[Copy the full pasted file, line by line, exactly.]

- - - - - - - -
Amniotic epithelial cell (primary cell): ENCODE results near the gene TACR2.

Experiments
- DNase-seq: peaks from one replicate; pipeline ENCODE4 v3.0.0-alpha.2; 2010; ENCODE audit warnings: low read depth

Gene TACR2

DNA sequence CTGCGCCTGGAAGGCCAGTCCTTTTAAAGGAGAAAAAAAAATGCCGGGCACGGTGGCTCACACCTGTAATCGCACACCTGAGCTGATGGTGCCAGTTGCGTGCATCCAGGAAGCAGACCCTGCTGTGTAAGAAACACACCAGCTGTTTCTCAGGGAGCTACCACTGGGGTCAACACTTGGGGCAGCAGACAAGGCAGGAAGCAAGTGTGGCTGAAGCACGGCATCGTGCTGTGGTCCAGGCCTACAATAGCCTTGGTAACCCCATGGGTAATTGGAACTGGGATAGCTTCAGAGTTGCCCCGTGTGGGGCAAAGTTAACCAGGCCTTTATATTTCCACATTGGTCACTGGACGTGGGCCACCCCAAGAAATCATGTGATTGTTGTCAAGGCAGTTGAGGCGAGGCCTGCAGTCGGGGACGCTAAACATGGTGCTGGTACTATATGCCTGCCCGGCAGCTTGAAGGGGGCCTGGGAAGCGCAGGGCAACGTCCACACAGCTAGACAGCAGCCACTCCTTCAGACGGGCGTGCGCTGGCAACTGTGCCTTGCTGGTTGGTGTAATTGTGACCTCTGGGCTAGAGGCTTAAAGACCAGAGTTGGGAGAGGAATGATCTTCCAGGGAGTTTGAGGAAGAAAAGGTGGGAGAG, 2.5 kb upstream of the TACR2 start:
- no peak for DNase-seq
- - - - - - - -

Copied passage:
Amniotic epithelial cell (primary cell): ENCODE results near the gene TACR2.

Experiments
- DNase-seq: peaks from one replicate; pipeline ENCODE4 v3.0.0-alpha.2; 2010; ENCODE audit warnings: low read depth

Gene TACR2

DNA sequence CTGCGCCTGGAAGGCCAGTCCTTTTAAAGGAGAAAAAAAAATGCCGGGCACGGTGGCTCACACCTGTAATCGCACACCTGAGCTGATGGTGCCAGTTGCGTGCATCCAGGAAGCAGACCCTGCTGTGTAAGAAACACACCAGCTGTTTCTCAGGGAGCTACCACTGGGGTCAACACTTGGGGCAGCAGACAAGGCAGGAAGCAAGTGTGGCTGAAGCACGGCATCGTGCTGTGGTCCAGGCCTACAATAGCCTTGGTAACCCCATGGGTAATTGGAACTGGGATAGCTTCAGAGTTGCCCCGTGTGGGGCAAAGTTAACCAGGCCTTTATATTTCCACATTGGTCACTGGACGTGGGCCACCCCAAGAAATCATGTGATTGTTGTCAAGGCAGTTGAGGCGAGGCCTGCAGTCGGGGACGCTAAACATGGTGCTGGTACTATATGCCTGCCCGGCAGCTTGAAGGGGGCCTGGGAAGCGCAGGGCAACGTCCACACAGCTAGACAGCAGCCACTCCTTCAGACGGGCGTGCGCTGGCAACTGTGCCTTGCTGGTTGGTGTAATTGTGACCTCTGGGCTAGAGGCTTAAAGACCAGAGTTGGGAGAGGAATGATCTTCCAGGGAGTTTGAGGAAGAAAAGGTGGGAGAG, 2.5 kb upstream of the TACR2 start:
- no peak for DNase-seq